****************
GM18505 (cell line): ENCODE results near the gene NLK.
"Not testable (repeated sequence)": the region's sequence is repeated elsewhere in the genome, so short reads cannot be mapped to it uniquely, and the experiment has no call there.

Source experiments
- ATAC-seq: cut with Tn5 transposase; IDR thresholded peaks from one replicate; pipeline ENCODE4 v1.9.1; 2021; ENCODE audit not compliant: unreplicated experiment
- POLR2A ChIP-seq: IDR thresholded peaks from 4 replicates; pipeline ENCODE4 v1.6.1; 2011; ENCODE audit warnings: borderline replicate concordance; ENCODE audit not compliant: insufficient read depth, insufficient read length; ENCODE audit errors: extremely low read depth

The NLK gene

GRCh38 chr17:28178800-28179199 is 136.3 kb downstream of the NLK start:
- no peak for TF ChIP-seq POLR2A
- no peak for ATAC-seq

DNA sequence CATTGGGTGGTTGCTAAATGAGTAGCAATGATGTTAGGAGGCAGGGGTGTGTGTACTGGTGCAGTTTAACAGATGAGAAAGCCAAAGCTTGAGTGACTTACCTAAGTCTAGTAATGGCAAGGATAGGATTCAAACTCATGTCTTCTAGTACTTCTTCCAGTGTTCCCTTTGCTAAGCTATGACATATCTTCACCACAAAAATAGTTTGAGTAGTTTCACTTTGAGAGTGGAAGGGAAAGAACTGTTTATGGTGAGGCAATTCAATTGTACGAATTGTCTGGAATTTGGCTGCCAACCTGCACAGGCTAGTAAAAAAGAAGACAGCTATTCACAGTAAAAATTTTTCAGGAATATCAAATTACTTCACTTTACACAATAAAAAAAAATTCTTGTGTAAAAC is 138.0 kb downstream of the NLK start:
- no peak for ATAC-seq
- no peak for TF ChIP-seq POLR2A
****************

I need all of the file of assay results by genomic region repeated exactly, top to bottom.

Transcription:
GM18505 (cell line): ENCODE results near the gene NLK.
"Not testable (repeated sequence)": the region's sequence is repeated elsewhere in the genome, so short reads cannot be mapped to it uniquely, and the experiment has no call there.

Source experiments
- ATAC-seq: cut with Tn5 transposase; IDR thresholded peaks from one replicate; pipeline ENCODE4 v1.9.1; 2021; ENCODE audit not compliant: unreplicated experiment
- POLR2A ChIP-seq: IDR thresholded peaks from 4 replicates; pipeline ENCODE4 v1.6.1; 2011; ENCODE audit warnings: borderline replicate concordance; ENCODE audit not compliant: insufficient read depth, insufficient read length; ENCODE audit errors: extremely low read depth

The NLK gene

GRCh38 chr17:28178800-28179199 is 136.3 kb downstream of the NLK start:
- no peak for TF ChIP-seq POLR2A
- no peak for ATAC-seq

DNA sequence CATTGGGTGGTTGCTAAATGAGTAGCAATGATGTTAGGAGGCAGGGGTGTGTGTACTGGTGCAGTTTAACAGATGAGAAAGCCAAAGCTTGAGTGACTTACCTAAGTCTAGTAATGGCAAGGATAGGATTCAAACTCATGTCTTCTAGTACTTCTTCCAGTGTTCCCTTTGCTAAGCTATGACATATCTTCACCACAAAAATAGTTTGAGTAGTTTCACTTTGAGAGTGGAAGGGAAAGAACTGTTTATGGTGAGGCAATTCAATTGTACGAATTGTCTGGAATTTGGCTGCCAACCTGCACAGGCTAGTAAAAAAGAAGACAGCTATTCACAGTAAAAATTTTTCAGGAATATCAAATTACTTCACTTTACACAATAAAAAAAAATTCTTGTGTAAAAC is 138.0 kb downstream of the NLK start:
- no peak for ATAC-seq
- no peak for TF ChIP-seq POLR2A